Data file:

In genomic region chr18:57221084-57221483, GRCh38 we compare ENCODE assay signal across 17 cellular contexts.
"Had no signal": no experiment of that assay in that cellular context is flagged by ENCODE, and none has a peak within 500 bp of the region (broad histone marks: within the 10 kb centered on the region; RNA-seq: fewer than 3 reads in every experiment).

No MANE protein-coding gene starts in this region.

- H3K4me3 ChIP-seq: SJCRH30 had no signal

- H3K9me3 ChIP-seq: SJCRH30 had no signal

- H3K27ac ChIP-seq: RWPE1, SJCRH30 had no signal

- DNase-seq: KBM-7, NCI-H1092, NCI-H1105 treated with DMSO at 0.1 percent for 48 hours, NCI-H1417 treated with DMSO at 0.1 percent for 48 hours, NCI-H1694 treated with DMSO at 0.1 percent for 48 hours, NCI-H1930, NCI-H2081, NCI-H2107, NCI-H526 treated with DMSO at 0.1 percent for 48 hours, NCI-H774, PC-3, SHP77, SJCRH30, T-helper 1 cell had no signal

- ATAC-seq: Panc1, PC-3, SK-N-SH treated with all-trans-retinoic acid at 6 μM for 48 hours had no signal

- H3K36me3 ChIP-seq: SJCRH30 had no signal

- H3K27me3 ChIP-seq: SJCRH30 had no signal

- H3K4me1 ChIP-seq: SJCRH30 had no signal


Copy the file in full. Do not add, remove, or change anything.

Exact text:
In genomic region chr18:57221084-57221483, GRCh38 we compare ENCODE assay signal across 17 cellular contexts.
"Had no signal": no experiment of that assay in that cellular context is flagged by ENCODE, and none has a peak within 500 bp of the region (broad histone marks: within the 10 kb centered on the region; RNA-seq: fewer than 3 reads in every experiment).

No MANE protein-coding gene starts in this region.

- H3K4me3 ChIP-seq: SJCRH30 had no signal

- H3K9me3 ChIP-seq: SJCRH30 had no signal

- H3K27ac ChIP-seq: RWPE1, SJCRH30 had no signal

- DNase-seq: KBM-7, NCI-H1092, NCI-H1105 treated with DMSO at 0.1 percent for 48 hours, NCI-H1417 treated with DMSO at 0.1 percent for 48 hours, NCI-H1694 treated with DMSO at 0.1 percent for 48 hours, NCI-H1930, NCI-H2081, NCI-H2107, NCI-H526 treated with DMSO at 0.1 percent for 48 hours, NCI-H774, PC-3, SHP77, SJCRH30, T-helper 1 cell had no signal

- ATAC-seq: Panc1, PC-3, SK-N-SH treated with all-trans-retinoic acid at 6 μM for 48 hours had no signal

- H3K36me3 ChIP-seq: SJCRH30 had no signal

- H3K27me3 ChIP-seq: SJCRH30 had no signal

- H3K4me1 ChIP-seq: SJCRH30 had no signal